The B100-DA revealed the richness of Patricia Monheit's dark voice in her rendition of the 1941 torch song "Besame Mucho," from The Frank and Joe Show's 331/3 (Hyena SD 9320). This track was just as enthralling for its "seductive timbral voluptuousness," as John Marks described it in "The Fifth Element" in the April 2006 issue. The B100-DA also conveyed the beguiling sadness and sweetness of Richard and Linda Thompson harmonizing on "Dimming of the Day," from the soundtrack of Divine Secrets of the Ya-Ya Sisterhood (CD, DMZ/Columbia CK 86534). Paul Simon's voice remained clear and warm at high volumes as he sang "Trailways Bus," from Songs from The Capeman (CD, Warner Bros. 46814-2).

The B100-DA's highs were clean, open, effortless, grain-free, and extended. Paul Simon's vocal sibilants at the beginning of "Trailways Bus" didn't hiss, but were natural, not irritating. Billy Drummond's brushed ride cymbal in "The Mooche," from the Jerome Harris Quintet's Rendezvous (CD, Stereophile STPH013-2), had the characteristic buzz and shimmer of wire brushes, not the static-like hiss heard from lesser amplifiers.

The B100-DA's imaging was delightful. Patricia Barber's voice was holographic and riveting on "Too Rich for my Blood," the instruments behind her clearly separated and occupying their own spaces. In Ariel Ramirez's Misa Criolla (CD, Philips 420 955-2), tenor José Carreras was centered, surrounded by huge amounts of space that helped conjure up an empty, desolate ambience of solitude and desolation. Live recordings also benefited, as revealed by the intimacy and relaxed atmosphere of the Green Mill nightclub, where Patricia Barber recorded Companion (CD, Premonition/Blue Note 5 22963 2). The width of the Bryston's soundstaging was also impressive, as I heard when I played the instrumental finish of Richard Thompson's "Why Must I Plead," from Rumor and Sigh (CD, Capitol CDP 7 95713 2). The B100-DA was able to move the guitar's image well beyond the outer edge of my right-channel Quad ESL-989.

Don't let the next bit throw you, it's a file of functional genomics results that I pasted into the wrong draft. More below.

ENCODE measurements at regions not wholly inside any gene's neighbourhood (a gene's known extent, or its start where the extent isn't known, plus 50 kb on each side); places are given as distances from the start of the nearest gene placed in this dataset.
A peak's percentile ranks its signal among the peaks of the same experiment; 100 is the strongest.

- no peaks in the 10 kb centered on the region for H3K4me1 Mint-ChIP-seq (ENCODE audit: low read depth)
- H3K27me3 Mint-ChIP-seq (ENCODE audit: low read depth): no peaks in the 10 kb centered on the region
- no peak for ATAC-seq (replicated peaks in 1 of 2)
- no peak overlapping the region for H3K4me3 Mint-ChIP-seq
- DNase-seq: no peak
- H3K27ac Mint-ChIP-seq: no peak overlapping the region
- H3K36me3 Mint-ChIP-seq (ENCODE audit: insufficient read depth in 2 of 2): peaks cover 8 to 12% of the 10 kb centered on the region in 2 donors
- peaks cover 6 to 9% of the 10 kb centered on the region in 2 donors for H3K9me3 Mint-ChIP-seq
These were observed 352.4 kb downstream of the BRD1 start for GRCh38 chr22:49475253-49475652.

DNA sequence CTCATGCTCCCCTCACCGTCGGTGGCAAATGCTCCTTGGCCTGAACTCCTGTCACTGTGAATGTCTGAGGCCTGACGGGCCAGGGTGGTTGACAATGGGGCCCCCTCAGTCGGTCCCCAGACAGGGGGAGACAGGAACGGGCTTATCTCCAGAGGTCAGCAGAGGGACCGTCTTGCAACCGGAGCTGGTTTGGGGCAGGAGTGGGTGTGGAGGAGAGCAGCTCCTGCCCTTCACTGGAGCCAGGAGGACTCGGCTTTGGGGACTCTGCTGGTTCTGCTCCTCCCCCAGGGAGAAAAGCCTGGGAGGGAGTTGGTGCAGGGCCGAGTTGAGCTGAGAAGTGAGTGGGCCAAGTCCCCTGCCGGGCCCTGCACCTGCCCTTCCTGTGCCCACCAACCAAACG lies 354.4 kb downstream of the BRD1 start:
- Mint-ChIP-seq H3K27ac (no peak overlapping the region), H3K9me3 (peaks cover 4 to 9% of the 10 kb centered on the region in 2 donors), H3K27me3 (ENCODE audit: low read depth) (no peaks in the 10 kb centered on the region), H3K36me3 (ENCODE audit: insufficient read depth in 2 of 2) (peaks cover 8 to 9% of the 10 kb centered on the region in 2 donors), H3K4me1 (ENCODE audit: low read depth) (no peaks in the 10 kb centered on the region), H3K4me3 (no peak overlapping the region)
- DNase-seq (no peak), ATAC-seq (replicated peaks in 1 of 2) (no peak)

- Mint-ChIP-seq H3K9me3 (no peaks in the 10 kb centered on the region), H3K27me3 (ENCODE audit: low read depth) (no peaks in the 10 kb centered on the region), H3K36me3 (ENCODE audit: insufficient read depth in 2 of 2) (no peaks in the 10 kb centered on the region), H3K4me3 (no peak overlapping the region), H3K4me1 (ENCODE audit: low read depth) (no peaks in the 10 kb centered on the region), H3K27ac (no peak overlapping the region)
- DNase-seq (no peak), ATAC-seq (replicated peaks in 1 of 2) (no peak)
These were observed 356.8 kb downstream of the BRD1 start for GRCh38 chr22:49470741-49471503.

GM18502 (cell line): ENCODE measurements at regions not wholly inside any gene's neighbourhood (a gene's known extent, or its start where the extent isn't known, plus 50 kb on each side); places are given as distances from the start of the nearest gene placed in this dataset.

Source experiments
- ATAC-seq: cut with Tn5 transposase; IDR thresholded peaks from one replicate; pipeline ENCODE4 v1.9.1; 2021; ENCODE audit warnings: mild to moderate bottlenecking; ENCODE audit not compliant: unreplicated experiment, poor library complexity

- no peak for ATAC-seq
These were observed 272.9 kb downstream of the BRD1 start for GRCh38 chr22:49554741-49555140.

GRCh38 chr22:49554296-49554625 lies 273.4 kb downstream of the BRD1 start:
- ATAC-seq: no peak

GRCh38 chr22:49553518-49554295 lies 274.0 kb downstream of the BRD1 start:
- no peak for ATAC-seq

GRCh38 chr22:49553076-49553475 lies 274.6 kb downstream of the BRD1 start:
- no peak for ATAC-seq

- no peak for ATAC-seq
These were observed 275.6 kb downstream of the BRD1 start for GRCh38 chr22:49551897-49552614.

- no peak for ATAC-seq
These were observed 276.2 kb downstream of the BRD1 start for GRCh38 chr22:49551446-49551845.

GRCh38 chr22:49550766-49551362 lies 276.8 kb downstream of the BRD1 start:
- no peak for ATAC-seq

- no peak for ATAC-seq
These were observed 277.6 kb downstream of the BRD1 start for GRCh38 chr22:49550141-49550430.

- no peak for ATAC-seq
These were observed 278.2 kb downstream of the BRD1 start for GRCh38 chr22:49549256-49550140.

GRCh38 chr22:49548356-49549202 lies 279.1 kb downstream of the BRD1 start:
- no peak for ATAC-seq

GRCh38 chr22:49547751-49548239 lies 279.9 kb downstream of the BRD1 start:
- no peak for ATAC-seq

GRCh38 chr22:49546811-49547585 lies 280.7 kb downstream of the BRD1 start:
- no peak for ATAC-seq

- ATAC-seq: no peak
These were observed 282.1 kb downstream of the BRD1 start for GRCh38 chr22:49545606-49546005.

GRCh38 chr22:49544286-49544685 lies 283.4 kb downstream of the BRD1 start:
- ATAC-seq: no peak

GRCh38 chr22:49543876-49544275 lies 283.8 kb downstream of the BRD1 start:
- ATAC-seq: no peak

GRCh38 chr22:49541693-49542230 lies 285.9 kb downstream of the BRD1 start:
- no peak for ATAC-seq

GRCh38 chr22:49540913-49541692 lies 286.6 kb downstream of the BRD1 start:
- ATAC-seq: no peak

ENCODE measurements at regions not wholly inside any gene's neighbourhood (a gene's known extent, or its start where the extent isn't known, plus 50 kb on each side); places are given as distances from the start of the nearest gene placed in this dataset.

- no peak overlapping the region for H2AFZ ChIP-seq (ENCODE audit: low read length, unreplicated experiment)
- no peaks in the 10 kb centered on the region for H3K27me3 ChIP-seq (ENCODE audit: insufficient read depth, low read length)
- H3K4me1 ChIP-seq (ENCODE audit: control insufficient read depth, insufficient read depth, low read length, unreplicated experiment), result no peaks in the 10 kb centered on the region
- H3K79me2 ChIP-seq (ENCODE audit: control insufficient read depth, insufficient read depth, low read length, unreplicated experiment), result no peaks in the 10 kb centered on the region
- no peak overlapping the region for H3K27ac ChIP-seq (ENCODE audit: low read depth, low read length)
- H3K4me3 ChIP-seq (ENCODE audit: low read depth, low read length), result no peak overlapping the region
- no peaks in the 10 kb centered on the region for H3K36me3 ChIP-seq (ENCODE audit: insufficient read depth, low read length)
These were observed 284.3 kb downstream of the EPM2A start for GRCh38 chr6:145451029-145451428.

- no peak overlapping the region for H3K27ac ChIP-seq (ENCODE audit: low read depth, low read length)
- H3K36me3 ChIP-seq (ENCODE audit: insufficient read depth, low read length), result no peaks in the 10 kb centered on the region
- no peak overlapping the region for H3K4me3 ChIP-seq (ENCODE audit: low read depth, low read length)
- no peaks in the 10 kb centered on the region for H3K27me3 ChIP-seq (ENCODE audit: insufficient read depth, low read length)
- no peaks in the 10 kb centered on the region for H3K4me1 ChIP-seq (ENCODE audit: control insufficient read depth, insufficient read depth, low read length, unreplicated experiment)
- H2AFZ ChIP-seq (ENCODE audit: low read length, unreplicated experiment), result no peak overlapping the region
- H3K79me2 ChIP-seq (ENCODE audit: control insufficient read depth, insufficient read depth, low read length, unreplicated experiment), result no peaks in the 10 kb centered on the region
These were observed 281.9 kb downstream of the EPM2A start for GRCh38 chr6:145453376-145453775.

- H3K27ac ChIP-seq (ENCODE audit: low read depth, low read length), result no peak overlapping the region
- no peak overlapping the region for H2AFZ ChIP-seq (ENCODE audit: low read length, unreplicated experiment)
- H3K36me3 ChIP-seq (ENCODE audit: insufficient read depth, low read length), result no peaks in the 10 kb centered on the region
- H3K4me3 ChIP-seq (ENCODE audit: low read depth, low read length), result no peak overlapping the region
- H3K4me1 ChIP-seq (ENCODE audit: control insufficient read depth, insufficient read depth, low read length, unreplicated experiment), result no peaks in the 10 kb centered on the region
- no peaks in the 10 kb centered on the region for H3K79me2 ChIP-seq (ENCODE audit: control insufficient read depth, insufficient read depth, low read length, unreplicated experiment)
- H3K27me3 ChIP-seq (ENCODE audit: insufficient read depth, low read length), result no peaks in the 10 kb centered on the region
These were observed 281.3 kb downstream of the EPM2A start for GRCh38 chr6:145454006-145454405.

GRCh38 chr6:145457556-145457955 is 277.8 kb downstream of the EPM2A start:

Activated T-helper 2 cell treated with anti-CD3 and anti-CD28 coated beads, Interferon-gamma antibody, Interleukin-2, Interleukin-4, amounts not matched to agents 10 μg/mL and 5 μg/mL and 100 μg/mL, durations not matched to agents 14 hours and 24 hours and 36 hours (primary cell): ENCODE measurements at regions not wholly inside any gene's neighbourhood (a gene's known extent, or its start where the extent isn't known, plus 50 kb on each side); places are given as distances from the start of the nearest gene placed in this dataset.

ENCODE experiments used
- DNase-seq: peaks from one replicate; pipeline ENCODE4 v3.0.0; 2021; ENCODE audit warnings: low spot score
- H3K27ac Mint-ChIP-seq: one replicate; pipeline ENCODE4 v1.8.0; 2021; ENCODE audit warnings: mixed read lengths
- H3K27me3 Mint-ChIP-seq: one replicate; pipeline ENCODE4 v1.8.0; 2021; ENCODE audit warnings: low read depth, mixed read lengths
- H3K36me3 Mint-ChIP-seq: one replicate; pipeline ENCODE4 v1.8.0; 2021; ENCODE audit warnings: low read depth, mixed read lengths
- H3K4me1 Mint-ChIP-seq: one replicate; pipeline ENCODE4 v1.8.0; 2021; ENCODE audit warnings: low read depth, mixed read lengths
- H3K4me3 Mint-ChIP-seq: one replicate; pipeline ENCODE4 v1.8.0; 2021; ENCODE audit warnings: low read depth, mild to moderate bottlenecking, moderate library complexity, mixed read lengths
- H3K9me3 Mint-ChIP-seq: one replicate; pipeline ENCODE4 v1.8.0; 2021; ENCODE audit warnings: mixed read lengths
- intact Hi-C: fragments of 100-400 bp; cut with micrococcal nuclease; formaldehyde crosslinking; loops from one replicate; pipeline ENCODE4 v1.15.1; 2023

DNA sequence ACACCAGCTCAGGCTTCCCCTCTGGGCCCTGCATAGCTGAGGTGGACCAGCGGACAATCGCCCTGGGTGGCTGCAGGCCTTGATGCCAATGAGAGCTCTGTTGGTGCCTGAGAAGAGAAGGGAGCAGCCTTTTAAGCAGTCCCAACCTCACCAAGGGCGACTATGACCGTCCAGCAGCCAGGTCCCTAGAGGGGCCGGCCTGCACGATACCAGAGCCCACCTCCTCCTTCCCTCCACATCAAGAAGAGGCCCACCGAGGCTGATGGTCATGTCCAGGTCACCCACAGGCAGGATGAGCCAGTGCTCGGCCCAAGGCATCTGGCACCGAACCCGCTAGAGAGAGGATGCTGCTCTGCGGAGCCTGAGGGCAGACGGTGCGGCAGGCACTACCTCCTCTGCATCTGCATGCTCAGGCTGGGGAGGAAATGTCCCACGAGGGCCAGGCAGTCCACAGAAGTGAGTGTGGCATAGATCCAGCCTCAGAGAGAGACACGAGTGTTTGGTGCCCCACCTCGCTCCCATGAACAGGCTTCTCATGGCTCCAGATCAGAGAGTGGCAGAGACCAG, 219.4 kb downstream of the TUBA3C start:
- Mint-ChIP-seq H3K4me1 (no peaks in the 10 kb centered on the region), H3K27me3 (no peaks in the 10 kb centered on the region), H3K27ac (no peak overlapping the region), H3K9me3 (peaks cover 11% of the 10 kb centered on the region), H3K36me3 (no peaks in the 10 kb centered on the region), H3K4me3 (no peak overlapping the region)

The dynamic range was very good to excellent. In "The Hand-Off," from James Horner's soundtrack score for Sneakers (CD, Columbia CK 53146), the piano scales exploded out of dead-black silence. And while not as dynamic-sounding as the Revel Salon speakers, my Quads when driven by the B100-DA captured the explosive rim shots, tom-tom beats, kick-drum notes, and audience callouts during the drum solo in "The Maker," from Emmylou Harris' Spyboy (CD, Eminent EM-25001-2).

I'm excited about Bryston's B100-DA SST integrated amplifier. Not only is it a rugged and reliable amplifier with a 20-year warranty, it's small, compact, and with the DAC option, it will integrate well with an audio system based on a centralized, wirelessly delivered music library. Whether playing music from a hard drive, or downloaded, or streamed from such services as or, the owner of a B100-DA will be able to tap an excellent sonic source.

Sonically, the B100-DA has much of the 4B-SST's character, with its bass definition and speed, openness of high frequencies, and soundstage width, lacking only the 4B-SST's deep-bass punch and greater macrodynamics.While it's easier to warm up to an amplifier with a seductively captivating midrange, such as the much more expensive VTL S-400 ($20,000/pair), the B100-DA is much more neutral and can also throw one of the deepest, broadest soundstages of any amplifier I've heard.

And for streaming digital sources, I'll take the B100-DA's tonal neutrality, conveniences, small size, easy installation, built-in DAC, and backlit remote. Combine all of those features with the B100-DA's bass definition, wide soundstaging, and open highs, and I can hear the music's subtlest details through my Quad ESL-989s. Like Bryston's own 14B-SST and 4B-SST, their little B100-DA SST integrated amplifier connects me to what I truly love in my music collection, and proves that multiple audio functions can work well in a small package.

Footnote 1: According to John Atkinson, though downloaded iTunes music files are protected by Apple's DRM software, the DRM is eliminated when the owner burns the files to a CD. I got the four MP4P music files (one for each movement) comprising Beethoven's Symphony 9 to play over a Slim Devices Squeezebox by first burning them to a blank CD, then ripping them back to my computer's hard drive.